Coca-Cola is in the local news again, although thankfully this hasn’t meant another river’s been polluted.
This time around, the multinational has expressed an interest in taking their presence in Sri Lanka to a whole new level ‒ but is this necessarily good news?
According to recent reports, the company wants to develop Sri Lanka as a regional production hub to re-export their products to India.
The possibility of this venture was discussed when Finance Minister Ravi Karunanayake met with Coca-Cola Asia Pacific Group President John Murphy and Executive Vice President Irial Finan last month.
India currently has the highest demand for Coca-Cola products in the South Asian region. The Coca-Cola company believes that making Sri Lanka a regional production hub would boost the country’s foreign exchange revenue, and also generate job opportunities.
Concerns have been voiced, however, regarding depletion of natural resources and potential environmental pollution.
Questions have also been raised regarding the three manufacturing plants that were closed down in India recently due to the “lack of long-term economic viability”, in spite of claims that India’s demand for the beverages is so high.
Tamil Nadu Says ‘No’ To Coca-Cola
In addition to this, the Tamil Nadu government has withdrawn its permission to allow Coca-Cola to build a plant in the area due to farmers’ fears that doing so will deplete their groundwater resources.
The plant, which was to be built 445 km from the state capital of Chennai, was cancelled following the company’s failure to execute the project even after six months, according to the Tamil Nadu government.
However, according to what the Coca-Cola officials have told NDTV, the company had abandoned the project because of delays in approvals and “unforeseen pressures.”
Does India Really Drink That Much Coke?
Last month, the Hindustan Coca-Cola Beverages Pvt. Ltd (HCCBPL) laid the foundation stone for a bottling plant at Hoshangabad in Madhya Pradesh ‒ but the media was quick to point out reports of falling sales across India.
What’s more, in the July-September 2016 quarter, Coca-Cola reported a 4% year-on-year decline in unit case volume growth as the estimated Rs. 14,000-crore (INR 140 billion) soft drinks industry was reportedly impacted due to “slowing discretionary spending in rural areas and stiff competition from healthier and functional beverages in urban areas.”
All this calls into question the viability of Coca-Cola’s plan to build a production hub in Sri Lanka to “cater to Indian demand.”
Economic issues aside, there is also the matter of potential environmental impact.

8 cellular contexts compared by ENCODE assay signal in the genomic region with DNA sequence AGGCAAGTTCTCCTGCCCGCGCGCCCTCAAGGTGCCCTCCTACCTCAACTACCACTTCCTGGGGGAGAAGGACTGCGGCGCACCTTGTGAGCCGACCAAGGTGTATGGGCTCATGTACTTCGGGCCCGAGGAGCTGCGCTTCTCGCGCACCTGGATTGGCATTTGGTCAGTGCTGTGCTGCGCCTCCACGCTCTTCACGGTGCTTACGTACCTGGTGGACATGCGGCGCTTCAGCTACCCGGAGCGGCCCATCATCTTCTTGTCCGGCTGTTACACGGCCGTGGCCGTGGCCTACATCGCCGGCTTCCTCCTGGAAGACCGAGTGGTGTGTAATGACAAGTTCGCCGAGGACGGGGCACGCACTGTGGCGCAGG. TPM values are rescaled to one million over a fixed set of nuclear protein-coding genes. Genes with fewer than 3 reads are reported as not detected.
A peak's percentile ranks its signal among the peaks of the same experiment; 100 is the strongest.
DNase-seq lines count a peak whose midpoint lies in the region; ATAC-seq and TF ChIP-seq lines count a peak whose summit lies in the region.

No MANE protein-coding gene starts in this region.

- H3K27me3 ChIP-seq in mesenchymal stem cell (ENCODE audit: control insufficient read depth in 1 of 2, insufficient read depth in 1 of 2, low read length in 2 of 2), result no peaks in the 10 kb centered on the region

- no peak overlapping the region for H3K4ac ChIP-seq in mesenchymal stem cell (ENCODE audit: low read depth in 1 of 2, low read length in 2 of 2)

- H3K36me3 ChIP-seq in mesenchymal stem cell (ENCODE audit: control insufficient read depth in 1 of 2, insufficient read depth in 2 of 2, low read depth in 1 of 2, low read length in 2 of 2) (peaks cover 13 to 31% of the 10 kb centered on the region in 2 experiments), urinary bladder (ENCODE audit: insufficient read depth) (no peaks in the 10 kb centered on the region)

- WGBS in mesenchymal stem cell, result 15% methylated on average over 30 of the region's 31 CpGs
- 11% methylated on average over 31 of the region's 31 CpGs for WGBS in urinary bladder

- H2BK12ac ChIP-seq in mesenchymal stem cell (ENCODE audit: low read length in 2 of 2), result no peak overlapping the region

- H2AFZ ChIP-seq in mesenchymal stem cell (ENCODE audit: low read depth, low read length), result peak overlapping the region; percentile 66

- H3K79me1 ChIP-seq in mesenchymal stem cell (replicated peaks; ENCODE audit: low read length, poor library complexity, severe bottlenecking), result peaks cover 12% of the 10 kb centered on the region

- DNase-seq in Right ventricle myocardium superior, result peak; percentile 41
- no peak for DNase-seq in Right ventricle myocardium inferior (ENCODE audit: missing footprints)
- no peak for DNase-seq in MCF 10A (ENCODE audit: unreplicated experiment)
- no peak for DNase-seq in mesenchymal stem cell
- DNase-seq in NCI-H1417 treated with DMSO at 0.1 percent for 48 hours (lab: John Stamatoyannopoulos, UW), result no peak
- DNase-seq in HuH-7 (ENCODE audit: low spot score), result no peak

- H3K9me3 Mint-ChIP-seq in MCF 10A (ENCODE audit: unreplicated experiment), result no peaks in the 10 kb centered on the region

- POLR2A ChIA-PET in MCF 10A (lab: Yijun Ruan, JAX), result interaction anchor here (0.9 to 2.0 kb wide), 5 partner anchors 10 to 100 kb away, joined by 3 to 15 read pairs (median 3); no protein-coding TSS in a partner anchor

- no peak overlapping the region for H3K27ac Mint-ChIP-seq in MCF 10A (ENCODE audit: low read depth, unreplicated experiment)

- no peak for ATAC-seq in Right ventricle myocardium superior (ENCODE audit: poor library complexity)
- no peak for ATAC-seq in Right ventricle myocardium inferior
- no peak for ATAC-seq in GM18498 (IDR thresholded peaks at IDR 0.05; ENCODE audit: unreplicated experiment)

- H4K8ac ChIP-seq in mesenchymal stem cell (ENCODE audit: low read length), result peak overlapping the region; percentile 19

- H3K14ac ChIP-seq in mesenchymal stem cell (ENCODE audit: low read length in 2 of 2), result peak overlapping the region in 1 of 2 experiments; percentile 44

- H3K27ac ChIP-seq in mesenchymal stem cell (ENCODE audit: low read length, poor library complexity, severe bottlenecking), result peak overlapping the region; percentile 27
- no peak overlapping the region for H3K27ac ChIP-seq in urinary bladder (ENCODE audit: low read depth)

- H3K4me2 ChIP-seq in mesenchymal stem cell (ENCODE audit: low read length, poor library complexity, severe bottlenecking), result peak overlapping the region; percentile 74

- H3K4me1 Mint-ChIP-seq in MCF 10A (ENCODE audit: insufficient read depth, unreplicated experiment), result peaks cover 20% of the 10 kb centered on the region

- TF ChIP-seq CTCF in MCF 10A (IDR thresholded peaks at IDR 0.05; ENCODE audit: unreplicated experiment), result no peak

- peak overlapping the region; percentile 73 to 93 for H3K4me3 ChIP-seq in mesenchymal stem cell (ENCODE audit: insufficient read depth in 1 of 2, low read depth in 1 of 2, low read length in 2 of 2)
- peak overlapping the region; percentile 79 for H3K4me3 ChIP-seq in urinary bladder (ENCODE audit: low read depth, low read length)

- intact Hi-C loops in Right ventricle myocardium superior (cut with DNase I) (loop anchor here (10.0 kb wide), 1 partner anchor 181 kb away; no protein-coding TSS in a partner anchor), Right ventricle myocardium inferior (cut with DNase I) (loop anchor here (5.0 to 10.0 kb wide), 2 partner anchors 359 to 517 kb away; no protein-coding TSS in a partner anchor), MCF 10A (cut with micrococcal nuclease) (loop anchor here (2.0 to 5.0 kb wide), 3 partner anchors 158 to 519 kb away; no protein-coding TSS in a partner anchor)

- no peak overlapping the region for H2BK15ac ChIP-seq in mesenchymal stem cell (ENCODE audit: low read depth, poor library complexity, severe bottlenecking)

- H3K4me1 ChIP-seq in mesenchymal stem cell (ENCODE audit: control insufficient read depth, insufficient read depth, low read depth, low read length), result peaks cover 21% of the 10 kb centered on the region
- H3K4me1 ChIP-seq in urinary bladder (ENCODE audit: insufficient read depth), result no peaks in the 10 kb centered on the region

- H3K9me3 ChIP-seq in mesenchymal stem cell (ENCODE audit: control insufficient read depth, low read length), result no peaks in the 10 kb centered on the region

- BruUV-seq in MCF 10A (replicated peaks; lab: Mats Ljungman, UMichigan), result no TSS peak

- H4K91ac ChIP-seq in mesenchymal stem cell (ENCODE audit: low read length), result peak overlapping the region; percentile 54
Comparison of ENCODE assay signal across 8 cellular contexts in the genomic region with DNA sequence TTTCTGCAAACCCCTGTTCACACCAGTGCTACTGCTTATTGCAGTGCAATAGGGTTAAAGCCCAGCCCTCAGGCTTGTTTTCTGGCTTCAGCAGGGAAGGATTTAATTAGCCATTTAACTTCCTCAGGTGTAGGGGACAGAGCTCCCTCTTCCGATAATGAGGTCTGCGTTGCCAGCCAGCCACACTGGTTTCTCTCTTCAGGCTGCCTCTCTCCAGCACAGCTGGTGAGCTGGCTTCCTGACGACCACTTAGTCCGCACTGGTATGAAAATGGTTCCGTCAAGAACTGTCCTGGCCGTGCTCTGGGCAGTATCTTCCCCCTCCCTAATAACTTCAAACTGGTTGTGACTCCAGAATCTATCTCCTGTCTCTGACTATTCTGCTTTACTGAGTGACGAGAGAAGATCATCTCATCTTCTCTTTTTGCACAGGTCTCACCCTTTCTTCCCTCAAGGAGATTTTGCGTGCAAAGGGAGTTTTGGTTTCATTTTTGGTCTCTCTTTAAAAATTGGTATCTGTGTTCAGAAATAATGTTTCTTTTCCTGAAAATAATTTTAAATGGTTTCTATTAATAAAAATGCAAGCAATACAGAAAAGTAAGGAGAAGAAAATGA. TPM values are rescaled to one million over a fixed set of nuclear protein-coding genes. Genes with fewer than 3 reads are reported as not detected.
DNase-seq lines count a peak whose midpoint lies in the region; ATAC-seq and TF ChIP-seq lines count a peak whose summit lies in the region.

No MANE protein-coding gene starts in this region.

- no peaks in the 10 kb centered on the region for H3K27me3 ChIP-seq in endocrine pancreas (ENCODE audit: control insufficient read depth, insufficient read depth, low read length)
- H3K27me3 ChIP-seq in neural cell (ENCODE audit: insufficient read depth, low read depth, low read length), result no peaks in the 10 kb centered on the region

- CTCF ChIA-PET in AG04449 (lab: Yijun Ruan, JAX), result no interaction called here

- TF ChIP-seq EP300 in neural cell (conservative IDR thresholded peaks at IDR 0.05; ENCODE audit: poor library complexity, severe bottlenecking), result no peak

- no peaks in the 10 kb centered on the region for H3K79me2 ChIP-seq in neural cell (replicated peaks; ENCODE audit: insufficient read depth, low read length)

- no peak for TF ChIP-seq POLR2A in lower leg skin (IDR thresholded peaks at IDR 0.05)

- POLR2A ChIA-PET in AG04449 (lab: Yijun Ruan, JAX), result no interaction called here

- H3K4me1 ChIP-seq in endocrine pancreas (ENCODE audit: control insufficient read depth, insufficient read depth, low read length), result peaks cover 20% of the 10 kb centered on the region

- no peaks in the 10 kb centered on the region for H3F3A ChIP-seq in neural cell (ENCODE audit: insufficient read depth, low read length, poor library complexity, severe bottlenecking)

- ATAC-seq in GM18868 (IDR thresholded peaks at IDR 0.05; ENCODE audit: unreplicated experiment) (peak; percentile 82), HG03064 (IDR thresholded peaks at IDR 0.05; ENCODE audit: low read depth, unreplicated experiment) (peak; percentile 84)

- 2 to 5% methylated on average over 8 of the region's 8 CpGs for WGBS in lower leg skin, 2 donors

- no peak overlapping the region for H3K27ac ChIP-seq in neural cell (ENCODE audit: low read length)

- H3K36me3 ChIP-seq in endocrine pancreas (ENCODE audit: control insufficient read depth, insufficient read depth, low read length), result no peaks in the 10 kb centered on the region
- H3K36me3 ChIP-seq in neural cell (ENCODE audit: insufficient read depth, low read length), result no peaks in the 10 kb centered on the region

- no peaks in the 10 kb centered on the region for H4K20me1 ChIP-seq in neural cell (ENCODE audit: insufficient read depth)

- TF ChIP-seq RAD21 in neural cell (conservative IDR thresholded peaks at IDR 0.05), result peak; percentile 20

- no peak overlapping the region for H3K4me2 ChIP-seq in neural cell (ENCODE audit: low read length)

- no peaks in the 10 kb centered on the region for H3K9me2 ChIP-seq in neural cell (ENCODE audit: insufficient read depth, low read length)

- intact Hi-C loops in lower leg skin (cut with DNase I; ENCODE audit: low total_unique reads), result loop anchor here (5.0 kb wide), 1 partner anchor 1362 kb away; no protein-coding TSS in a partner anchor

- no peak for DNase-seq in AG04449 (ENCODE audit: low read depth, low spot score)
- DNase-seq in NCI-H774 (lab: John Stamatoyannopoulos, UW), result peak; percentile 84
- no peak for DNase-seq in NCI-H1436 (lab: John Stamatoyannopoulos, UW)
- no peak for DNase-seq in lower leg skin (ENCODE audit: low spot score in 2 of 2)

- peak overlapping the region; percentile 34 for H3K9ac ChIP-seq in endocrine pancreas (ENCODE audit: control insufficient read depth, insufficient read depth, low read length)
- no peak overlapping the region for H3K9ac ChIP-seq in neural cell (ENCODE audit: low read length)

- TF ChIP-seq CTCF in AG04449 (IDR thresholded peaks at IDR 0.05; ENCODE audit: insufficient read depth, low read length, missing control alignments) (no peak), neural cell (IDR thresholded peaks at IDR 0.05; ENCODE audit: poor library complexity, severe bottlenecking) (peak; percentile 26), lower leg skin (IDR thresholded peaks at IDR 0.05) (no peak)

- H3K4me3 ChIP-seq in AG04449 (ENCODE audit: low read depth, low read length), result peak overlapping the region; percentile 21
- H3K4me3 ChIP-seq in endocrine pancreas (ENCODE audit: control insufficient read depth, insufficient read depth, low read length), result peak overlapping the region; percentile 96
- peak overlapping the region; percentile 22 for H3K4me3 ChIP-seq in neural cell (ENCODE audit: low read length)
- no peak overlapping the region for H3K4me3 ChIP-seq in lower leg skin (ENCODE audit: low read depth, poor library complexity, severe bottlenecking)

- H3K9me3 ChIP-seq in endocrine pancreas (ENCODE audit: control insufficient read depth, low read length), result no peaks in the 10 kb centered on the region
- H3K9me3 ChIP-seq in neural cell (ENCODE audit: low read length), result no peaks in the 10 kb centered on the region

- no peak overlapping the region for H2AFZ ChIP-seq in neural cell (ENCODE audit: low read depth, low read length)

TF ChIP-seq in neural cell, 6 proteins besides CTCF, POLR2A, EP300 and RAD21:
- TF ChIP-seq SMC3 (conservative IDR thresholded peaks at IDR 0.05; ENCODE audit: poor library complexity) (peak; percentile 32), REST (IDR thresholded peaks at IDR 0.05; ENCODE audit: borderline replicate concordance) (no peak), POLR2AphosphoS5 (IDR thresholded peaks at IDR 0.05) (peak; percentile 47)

In recent years, Coca-Cola has been running into problems due to excessive water usage by production plants. In India, the company was accused of depleting underground water levels and causing problems to the agricultural activities in certain regions. When the Tamil Nadu government cancelled the permission to build the plant, residents in Perundurai, residents reportedly met the news with celebrations. For four months, they had been apprehensive that the plant would suck up all the groundwater and pollute the air and water sources.
“The state government allocated (Coca Cola) 40 lakh liters of water a day,” Ponnavan, of Perundurai’s Anti-Coca Cola Movement, told NDTV. “Our area is dry, with heavy scarcity in drinking water and water for irrigation. We held protests against this plant because of this scarcity and because of pollution. This is a huge victory for the peoples’ movement,” he said.
This problem isn’t one that India has grappled with only in recent times, either. In 2004, Coca-Cola was ordered to shut down its bottling plant in Plachimada in Kerala for excessive consumption of water. According to The Hindu, the company was found to have caused “multi-sectoral damages amounting to Rs. 216.26 crore through operation of its plant and other actions.”
A report published by Corporate Social Responsibility (CSR) Asia mentioned that India was “under assault” from Coca-Cola. The report went into detail about how the beverage manufacturing giant posed problems in terms of not just water shortages and pollution, but also distribution of toxic waste as ‘fertilisers’. It was also alleged that Coca-Cola products contained high levels of pesticides.
Roar made several attempts to contact Coca-Cola representatives and Finance Minister Ravi Karunanayake for comments on the matter, but received no response at the time this article was published.
It is no secret that Sri Lanka has been forced to deal with the problem of severe drought in recent times, so our water resources aren’t exactly something we can afford to gamble. As glamorous as the words ‘regional production hub’ may seem to some, especially from an economic viewpoint, this is a move that warrants a lot more debate.
Featured image courtesy: bnews.kz